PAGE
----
I did an enjoyable and informative radio interview today with Doug Holm and Matthew Clark of KBOO-FM (Portand, Oregon), dealing with my new book, FRANKLY: UNMASKING FRANK CAPRA, on my legal and other problems getting my 1992 Frank Capra biography, FRANK CAPRA: THE CATASTROPHE OF SUCCESS, published. We also discuss how I dealt with the enigmatic personality of John Ford in two books, a critical study (written with Michael Wilmington) and a biography. My part of this show begins 45 minutes from the end and concludes seven minutes before the end.

https://www.kboo.fm/media/71697-interview-film-historian-joseph-mcbride-frank-capra?fbclid=IwAR39Ea0RfEwUxQU8GOovo9w5CevEPYajtpZROHSfHkz7B0pYcJwwjJJpOxw

Share this post


Link to post
Share on other sites
Posted (edited)
On 4/13/2019 at 4:36 AM, Joseph McBride said:

President Trump misuses the term “fake news” just to describe news about himself he doesn’t like. But, in fact, we do get a lot of fake news — such the coverage of Vietnam and the history of Watergate.

Well said. Trump has co-opted this term, and we need to take it back again. Enjoyed your "Into the Nightmare" and now looking forward to this one!

Edited by Rob Couteau

Share this post


Link to post
Share on other sites
Posted (edited)

Thanks, Rob. Yes, we need to take back that term "fake news." As Orwell helped teach us, political language can be perilous. It was Poppy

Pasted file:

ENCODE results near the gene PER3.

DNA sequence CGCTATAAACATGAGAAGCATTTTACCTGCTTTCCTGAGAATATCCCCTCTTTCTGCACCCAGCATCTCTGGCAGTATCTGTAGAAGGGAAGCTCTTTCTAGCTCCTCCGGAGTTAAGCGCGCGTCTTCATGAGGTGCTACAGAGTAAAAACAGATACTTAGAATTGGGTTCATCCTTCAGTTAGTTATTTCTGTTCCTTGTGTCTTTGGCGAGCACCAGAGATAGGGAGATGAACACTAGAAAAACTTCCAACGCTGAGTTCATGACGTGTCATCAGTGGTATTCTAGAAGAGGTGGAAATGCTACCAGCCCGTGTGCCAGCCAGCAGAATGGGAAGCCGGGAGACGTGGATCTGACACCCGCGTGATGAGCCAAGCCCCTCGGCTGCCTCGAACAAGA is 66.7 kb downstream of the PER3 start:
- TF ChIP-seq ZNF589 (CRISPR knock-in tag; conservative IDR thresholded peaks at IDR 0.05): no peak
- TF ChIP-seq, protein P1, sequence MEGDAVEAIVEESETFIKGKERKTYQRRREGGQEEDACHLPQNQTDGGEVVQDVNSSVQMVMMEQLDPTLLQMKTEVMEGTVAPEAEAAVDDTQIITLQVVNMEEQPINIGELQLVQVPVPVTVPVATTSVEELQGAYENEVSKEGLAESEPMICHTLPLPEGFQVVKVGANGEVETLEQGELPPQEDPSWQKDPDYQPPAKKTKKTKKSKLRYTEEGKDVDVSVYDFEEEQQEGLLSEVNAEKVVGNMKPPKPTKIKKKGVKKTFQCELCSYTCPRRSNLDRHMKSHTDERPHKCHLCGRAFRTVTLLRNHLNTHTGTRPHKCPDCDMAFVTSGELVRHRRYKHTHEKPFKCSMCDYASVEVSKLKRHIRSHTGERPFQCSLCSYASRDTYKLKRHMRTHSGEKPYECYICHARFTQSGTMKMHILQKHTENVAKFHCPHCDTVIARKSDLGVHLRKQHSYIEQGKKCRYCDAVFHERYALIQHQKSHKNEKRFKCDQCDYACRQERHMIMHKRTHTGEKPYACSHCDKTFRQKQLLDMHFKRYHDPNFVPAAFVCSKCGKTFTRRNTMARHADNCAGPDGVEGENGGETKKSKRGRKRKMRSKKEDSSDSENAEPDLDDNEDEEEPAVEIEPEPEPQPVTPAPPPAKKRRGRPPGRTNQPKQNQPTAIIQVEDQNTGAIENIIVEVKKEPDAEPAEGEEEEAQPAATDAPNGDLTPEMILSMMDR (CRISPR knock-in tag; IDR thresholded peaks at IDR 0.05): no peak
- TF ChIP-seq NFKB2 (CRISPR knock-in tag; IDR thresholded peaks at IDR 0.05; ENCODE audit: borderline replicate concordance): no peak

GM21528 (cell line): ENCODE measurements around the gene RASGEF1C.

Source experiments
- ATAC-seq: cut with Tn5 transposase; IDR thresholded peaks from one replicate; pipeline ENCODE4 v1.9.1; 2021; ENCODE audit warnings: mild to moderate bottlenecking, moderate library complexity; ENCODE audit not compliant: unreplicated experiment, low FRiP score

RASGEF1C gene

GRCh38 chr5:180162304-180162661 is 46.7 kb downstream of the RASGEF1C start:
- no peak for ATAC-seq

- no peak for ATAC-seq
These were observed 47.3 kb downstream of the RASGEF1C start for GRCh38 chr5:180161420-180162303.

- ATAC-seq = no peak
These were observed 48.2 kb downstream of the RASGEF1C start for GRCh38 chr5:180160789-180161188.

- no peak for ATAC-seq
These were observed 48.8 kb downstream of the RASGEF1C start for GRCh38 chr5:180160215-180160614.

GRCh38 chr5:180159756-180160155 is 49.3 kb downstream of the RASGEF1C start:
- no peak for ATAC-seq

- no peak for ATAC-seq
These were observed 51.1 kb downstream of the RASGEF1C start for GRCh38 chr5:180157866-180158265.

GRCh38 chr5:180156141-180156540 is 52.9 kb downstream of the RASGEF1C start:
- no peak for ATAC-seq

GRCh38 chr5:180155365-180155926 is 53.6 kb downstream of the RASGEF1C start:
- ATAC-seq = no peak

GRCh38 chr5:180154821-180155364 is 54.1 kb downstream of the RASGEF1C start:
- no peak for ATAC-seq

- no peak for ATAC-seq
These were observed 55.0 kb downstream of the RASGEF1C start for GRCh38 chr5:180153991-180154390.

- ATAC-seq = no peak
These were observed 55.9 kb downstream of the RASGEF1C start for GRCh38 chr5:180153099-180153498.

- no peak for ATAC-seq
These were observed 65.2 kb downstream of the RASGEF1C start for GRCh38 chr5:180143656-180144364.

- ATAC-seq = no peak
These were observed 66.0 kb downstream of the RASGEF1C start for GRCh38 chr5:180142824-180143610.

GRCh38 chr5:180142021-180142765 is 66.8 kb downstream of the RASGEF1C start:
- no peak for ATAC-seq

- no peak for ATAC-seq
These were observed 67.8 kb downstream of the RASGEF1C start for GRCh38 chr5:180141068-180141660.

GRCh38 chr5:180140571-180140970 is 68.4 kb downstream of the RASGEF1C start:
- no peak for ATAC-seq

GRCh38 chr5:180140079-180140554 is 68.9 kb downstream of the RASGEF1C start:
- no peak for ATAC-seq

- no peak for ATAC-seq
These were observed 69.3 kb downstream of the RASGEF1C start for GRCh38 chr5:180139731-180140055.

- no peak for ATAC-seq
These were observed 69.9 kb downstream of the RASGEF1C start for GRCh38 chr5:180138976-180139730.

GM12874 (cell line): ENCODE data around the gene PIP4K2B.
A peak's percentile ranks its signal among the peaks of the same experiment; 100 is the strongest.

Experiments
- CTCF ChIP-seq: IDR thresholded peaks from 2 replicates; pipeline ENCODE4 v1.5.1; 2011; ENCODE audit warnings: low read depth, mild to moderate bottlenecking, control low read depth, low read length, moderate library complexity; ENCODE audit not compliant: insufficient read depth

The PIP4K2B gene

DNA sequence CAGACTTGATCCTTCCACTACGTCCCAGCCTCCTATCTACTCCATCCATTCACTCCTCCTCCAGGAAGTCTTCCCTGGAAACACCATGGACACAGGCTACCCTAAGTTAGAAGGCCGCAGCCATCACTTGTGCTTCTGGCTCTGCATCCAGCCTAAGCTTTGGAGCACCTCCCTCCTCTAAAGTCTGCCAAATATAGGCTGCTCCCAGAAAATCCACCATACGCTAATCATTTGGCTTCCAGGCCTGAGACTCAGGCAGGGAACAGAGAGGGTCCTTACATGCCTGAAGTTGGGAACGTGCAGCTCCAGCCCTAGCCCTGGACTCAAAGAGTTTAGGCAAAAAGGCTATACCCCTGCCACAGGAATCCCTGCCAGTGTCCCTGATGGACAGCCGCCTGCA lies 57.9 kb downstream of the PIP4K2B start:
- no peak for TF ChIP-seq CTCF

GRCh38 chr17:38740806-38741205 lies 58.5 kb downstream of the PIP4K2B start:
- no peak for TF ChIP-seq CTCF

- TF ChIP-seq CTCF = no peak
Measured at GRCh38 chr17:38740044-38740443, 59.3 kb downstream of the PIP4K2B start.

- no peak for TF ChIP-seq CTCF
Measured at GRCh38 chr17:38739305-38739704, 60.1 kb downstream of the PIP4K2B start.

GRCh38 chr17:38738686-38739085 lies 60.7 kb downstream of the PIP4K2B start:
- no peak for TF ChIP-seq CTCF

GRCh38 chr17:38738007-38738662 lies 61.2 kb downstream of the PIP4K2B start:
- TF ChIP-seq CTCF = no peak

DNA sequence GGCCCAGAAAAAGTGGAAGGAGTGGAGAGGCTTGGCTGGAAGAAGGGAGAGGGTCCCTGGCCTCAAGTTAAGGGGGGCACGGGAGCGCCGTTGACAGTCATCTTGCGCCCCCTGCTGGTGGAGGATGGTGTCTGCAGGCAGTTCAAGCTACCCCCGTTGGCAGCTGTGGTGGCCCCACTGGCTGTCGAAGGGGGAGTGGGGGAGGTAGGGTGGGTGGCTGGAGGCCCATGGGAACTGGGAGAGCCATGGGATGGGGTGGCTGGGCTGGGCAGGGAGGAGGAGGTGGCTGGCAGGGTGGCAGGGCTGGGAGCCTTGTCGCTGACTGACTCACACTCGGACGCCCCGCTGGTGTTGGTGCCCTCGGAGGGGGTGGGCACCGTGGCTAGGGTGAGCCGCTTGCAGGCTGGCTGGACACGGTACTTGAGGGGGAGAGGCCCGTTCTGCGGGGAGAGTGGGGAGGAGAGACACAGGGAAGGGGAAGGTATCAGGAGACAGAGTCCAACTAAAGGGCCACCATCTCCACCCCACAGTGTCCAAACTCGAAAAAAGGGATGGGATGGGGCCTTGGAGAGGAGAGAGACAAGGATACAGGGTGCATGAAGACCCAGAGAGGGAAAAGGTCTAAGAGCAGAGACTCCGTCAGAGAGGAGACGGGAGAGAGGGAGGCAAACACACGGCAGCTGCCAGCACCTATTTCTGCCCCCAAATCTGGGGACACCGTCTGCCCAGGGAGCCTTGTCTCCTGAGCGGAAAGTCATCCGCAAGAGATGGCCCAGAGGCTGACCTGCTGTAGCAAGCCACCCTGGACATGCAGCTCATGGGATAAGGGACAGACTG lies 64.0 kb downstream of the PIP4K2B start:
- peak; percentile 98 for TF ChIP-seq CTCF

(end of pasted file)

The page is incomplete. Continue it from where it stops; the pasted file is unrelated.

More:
Bush who popularized the term "political correctness" -- he used it

as his broad-bush slur on liberals, and then liberals unthinkingly took it up

as their credo, and it spiraled out of control into what can

at its worst be a narrow-minded and often puritanical censoriousness. We all know how the CIA spread

the term "conspiracy theory" as a slur, and how eagerly the media

took that up. This has caused endless problems, including the recent

obsession over Trump and his cronies engaging in "collusion" -- forgetting or not knowing

that collusion is not a crime, what people should have been focused instead

on is criminal conspiracy.  Collusion can be offensive and damaging

to the body politic and a cause for impeachment and other political decisions. But the MSM and many people are terrified

of the word "conspiracy," so they fixated on collusion rather than conspiracy,  and even when Mueller clarified the difference in his report, it caused consternation

among some people who still don't understand what the laws are or how we should deal with evidence of political conspiracy and obstruction of justice.

Edited by Joseph McBride

Share this post


Link to post
Share on other sites

Yes, political language can indeed be perilous and work upon the body politic like a virus. Thanks for this thoughtful reply, Joe.

Share this post


Link to post
Share on other sites

One of the critics I most admire, David Walsh of the World Socialist Web Site,

did massive preparation for his thoughtful and gratifying April 24 review of

my 2018 book HOW DID LUBITSCH DO IT? and his accompanying interview

with me about that book and my new book, FRANKLY: UNMASKING FRANK CAPRA.

 

https://www.wsws.org/en/articles/2019/04/24/lubi-a24.html

 

https://www.wsws.org/en/articles/2019/04/24/inte-a24.html

Share this post


Link to post
Share on other sites

Joe, I attended USC before spending two years as a Mormon Missionary. My roommate was older than me and attending Pharmacy School. He knew all sorts of people from the film industry-cameraman and stunt men. One who had worked with several of the big name directors was extremely critical of all of them as human beings except for Cecil B. DeMille.

Share this post


Link to post
Share on other sites

Please sign in to comment

You will be able to leave a comment after signing in



Sign In Now

×
×
  • Create New...